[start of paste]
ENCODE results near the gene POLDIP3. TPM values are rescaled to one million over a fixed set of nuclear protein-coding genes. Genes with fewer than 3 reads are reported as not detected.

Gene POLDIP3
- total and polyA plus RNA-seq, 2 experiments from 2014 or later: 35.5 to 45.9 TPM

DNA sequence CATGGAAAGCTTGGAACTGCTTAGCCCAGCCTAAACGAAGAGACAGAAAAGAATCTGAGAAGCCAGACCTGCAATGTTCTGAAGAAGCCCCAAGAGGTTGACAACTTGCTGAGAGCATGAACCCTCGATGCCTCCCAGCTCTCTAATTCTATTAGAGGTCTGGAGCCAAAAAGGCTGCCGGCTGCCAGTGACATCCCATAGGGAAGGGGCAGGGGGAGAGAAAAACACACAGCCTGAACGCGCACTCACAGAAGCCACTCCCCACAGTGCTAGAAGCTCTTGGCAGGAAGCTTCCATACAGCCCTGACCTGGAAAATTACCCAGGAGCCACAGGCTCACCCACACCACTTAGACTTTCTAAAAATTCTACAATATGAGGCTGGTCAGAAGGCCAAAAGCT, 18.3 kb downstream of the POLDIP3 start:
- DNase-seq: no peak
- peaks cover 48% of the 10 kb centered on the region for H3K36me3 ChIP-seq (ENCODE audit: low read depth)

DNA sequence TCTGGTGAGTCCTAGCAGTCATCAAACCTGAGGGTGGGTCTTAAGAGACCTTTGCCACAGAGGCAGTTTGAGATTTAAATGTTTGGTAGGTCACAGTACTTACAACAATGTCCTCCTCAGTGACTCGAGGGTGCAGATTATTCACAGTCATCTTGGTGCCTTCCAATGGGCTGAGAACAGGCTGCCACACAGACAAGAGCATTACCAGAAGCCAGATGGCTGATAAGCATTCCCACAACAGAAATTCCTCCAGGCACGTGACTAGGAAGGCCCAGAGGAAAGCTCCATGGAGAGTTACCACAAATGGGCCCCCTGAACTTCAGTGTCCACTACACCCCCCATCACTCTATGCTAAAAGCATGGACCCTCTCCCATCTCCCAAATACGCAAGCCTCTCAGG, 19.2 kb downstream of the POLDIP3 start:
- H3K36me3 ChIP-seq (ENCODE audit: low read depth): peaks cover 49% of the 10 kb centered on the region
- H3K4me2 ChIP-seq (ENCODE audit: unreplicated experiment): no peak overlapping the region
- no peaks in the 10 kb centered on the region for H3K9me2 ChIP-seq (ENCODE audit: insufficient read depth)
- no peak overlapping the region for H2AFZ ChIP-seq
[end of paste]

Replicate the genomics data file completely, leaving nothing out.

ENCODE results near the gene POLDIP3. TPM values are rescaled to one million over a fixed set of nuclear protein-coding genes. Genes with fewer than 3 reads are reported as not detected.

Gene POLDIP3
- total and polyA plus RNA-seq, 2 experiments from 2014 or later: 35.5 to 45.9 TPM

DNA sequence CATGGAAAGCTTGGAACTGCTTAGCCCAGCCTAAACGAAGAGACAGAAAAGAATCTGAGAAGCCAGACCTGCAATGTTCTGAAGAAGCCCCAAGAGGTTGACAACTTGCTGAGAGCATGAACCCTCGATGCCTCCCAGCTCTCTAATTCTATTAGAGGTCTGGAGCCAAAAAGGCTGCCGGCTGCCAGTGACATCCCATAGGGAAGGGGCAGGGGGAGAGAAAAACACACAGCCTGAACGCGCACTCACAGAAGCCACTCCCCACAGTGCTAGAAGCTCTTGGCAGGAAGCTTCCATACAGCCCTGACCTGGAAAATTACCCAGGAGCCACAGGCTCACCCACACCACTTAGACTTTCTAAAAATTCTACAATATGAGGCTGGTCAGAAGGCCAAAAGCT, 18.3 kb downstream of the POLDIP3 start:
- DNase-seq: no peak
- peaks cover 48% of the 10 kb centered on the region for H3K36me3 ChIP-seq (ENCODE audit: low read depth)

DNA sequence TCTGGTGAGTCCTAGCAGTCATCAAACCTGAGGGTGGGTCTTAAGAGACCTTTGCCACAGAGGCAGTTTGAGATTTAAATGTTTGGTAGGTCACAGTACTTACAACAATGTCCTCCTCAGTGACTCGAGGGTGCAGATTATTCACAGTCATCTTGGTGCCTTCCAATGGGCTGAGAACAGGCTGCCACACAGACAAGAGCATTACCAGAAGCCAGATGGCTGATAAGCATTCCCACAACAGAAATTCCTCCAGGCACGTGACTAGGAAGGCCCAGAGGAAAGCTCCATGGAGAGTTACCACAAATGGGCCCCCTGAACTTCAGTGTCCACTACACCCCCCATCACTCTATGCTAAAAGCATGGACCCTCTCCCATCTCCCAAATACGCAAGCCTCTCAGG, 19.2 kb downstream of the POLDIP3 start:
- H3K36me3 ChIP-seq (ENCODE audit: low read depth): peaks cover 49% of the 10 kb centered on the region
- H3K4me2 ChIP-seq (ENCODE audit: unreplicated experiment): no peak overlapping the region
- no peaks in the 10 kb centered on the region for H3K9me2 ChIP-seq (ENCODE audit: insufficient read depth)
- no peak overlapping the region for H2AFZ ChIP-seq